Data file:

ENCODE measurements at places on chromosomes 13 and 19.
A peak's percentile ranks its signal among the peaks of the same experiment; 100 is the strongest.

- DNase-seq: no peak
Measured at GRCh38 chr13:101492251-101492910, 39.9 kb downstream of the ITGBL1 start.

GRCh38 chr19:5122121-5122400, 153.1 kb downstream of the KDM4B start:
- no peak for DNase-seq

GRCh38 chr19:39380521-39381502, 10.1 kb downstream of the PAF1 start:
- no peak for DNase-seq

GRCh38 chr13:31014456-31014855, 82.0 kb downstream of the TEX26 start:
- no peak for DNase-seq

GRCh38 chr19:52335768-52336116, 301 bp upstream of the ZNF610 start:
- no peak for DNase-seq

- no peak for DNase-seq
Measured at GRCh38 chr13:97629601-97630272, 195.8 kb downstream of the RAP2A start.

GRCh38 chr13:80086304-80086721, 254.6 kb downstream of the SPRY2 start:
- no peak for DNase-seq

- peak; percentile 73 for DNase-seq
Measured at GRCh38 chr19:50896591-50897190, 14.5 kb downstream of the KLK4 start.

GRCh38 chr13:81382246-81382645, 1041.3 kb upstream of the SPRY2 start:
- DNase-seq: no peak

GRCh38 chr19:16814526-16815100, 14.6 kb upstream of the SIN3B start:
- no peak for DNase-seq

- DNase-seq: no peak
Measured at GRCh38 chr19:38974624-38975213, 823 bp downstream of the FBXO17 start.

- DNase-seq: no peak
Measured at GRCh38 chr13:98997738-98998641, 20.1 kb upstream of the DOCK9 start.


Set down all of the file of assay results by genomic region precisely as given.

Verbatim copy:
ENCODE measurements at places on chromosomes 13 and 19.
A peak's percentile ranks its signal among the peaks of the same experiment; 100 is the strongest.

- DNase-seq: no peak
Measured at GRCh38 chr13:101492251-101492910, 39.9 kb downstream of the ITGBL1 start.

GRCh38 chr19:5122121-5122400, 153.1 kb downstream of the KDM4B start:
- no peak for DNase-seq

GRCh38 chr19:39380521-39381502, 10.1 kb downstream of the PAF1 start:
- no peak for DNase-seq

GRCh38 chr13:31014456-31014855, 82.0 kb downstream of the TEX26 start:
- no peak for DNase-seq

GRCh38 chr19:52335768-52336116, 301 bp upstream of the ZNF610 start:
- no peak for DNase-seq

- no peak for DNase-seq
Measured at GRCh38 chr13:97629601-97630272, 195.8 kb downstream of the RAP2A start.

GRCh38 chr13:80086304-80086721, 254.6 kb downstream of the SPRY2 start:
- no peak for DNase-seq

- peak; percentile 73 for DNase-seq
Measured at GRCh38 chr19:50896591-50897190, 14.5 kb downstream of the KLK4 start.

GRCh38 chr13:81382246-81382645, 1041.3 kb upstream of the SPRY2 start:
- DNase-seq: no peak

GRCh38 chr19:16814526-16815100, 14.6 kb upstream of the SIN3B start:
- no peak for DNase-seq

- DNase-seq: no peak
Measured at GRCh38 chr19:38974624-38975213, 823 bp downstream of the FBXO17 start.

- DNase-seq: no peak
Measured at GRCh38 chr13:98997738-98998641, 20.1 kb upstream of the DOCK9 start.